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Dilorom Abduqodirova
A court in the eastern Uzbek city of Andijon has sentenced Dilorom Abduqodirova to 10 years and two months in prison for her alleged role in deadly protests five years ago, RFE/RL's Uzbek Service reports.

Abduqodirova, 44, was among at least 400 refugees from Uzbekistan who were evaluated by the UN High Commissioner for Refugees (UNHCR) following the bloody government suppression of a demonstration in Andijon in May 2005 during which hundreds of people were killed.

Adbuqodirova, a housewife with four children, emigrated to Australia but returned to Uzbekistan on January 7 and was arrested at the Tashkent airport.

She was released five days later but arrested again in March and charged with illegally exiting and entering the country, infringing on the constitution, and taking part in a mass uprising.

An observant Muslim who wore head scarves, Abduqodirova appeared bare-headed in court on April 29 when she pleaded guilty to the charges. Her relatives noted that Abduqodirova appeared extremely upset and exhausted at the trial and would not look at them while in court.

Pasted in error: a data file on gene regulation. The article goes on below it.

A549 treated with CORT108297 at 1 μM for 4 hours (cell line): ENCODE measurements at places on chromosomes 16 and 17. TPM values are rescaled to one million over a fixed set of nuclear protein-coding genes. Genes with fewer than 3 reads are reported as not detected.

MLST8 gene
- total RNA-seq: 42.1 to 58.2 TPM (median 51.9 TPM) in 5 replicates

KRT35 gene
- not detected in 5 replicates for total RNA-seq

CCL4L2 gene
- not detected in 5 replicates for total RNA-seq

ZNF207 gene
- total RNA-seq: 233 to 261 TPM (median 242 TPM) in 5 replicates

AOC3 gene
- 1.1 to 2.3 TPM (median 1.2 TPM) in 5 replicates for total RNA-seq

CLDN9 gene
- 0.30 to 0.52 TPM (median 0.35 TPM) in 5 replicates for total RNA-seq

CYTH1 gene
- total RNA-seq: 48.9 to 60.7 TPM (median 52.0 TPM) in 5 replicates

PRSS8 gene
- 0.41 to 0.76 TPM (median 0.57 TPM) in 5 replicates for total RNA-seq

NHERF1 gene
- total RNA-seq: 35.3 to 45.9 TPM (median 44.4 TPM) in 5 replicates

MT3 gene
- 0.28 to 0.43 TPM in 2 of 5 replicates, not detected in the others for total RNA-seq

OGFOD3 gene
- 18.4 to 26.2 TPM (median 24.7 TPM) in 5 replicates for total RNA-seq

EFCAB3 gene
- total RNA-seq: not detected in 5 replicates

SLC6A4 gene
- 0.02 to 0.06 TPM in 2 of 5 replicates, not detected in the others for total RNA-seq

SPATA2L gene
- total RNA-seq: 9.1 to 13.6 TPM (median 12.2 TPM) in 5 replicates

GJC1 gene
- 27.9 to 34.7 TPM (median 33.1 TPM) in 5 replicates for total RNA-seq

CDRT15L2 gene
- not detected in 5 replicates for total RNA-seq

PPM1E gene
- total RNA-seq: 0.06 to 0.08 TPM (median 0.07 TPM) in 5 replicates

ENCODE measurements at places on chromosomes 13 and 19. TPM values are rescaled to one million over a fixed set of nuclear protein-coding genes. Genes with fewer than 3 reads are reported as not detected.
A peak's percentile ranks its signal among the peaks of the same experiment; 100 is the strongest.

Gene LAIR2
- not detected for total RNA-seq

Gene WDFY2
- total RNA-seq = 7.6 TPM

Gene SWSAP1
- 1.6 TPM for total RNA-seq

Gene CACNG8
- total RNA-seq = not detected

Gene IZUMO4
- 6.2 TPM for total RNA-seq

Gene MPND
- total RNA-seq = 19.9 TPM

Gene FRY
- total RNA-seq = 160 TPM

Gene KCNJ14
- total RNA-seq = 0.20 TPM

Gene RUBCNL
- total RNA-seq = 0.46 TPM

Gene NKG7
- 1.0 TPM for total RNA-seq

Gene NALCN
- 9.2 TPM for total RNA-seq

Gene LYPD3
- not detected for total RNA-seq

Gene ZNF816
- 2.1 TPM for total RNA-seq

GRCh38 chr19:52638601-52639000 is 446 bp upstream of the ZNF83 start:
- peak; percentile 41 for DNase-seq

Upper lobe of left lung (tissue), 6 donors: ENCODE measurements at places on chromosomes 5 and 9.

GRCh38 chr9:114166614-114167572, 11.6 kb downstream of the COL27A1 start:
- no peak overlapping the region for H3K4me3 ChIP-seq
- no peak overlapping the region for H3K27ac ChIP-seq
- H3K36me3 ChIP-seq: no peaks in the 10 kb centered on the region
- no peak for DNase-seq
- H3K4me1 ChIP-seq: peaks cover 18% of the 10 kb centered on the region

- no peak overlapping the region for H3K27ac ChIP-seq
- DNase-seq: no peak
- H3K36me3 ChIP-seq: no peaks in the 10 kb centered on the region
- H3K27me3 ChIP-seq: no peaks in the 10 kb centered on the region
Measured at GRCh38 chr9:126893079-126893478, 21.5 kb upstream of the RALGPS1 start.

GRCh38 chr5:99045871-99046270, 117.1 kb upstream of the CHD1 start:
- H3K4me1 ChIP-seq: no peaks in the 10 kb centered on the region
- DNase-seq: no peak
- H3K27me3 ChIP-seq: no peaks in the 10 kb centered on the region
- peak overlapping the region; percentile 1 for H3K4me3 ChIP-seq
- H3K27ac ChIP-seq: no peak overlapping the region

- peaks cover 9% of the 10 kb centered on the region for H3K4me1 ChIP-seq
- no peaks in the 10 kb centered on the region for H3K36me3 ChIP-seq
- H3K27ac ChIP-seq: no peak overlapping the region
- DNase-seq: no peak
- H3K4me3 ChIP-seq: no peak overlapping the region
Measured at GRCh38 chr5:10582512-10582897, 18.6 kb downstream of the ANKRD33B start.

Abduqodirova's brother, Muhammadjon Muminov, alleges she was drugged or tortured to confess to the crimes that he said she did not commit.

She was sentenced by the court today.
Oksana Makushina (left), deputy editor in chief of "Respublika," and Tatyana Trubacheva, the editor in chief of "Golos Respubliki"
The websites of two Kazakh opposition newspapers became inaccessible to Internet users in Kazakhstan today, RFE/RL's Kazakh Service reports.

"Respublika" chief editor Anastasiya Novikova and "Golos Respubliki" editor Tatyana Trubacheva told journalists in Almaty that their sites are available only through proxy servers. They said people using the state KazakhTeleCom as their Internet service provider are unable to access them.

The editors said the disruption of accessibility to their websites is politically motivated. The two newspapers have since started placing all of their online content on the social networking website Facebook.

Tamara Kaleeva is the chairwoman of the Almaty-based nongovernmental organization Adil Soz, which monitors the media and journalists rights in Kazakhstan. She said that although KazakhTeleCom is trying to convince rights activists and journalists that the lack of access to the two websites is a technical problem, "it is clear that the whole situation is connected to the content that is published in the newspapers."

The two publications are known for publishing articles critical of the government.

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"Watchdog" is a blog with a singular mission -- to monitor the latest developments concerning human rights, civil society, and press freedom. We'll pay particular attention to reports concerning countries in RFE/RL's broadcast region.

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